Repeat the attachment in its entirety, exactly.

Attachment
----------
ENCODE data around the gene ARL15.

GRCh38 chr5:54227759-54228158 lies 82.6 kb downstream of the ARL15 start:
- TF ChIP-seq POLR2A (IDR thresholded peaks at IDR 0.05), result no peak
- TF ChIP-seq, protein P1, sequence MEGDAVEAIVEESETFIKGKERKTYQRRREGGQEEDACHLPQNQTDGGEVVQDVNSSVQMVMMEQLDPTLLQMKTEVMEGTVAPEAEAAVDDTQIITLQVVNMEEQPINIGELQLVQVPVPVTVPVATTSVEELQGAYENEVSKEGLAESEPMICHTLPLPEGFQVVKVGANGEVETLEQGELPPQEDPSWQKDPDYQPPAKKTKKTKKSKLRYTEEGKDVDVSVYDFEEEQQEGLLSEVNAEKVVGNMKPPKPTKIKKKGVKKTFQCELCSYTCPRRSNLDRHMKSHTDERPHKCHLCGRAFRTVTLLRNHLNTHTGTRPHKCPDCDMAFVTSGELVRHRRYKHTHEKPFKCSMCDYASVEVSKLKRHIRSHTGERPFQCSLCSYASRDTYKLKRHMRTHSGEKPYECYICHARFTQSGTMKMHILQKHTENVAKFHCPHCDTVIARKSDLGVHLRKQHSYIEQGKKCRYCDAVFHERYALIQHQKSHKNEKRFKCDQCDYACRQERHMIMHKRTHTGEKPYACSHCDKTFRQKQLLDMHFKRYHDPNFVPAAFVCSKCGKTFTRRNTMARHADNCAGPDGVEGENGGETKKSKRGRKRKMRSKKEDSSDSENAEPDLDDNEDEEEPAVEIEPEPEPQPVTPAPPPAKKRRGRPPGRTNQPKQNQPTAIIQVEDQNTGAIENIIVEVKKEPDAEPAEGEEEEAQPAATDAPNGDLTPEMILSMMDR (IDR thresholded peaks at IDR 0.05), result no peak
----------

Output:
ENCODE data around the gene ARL15.

GRCh38 chr5:54227759-54228158 lies 82.6 kb downstream of the ARL15 start:
- TF ChIP-seq POLR2A (IDR thresholded peaks at IDR 0.05), result no peak
- TF ChIP-seq, protein P1, sequence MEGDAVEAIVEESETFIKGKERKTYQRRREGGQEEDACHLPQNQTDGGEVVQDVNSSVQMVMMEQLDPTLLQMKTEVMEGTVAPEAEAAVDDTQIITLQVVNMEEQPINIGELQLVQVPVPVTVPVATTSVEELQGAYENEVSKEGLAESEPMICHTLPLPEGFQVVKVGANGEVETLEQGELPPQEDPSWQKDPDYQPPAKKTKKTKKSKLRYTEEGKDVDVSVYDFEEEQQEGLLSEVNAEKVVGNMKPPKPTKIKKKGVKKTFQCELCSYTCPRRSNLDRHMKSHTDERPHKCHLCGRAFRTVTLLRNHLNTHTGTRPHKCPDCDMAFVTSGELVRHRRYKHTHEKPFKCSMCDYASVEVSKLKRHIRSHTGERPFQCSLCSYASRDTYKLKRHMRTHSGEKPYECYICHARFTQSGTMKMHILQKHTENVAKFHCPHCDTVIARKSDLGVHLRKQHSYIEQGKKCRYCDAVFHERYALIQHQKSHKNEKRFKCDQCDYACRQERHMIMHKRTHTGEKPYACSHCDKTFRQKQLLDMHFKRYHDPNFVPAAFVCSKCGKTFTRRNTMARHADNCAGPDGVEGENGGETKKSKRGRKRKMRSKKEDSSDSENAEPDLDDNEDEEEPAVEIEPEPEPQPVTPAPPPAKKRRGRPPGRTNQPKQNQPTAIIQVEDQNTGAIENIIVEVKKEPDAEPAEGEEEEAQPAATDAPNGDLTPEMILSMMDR (IDR thresholded peaks at IDR 0.05), result no peak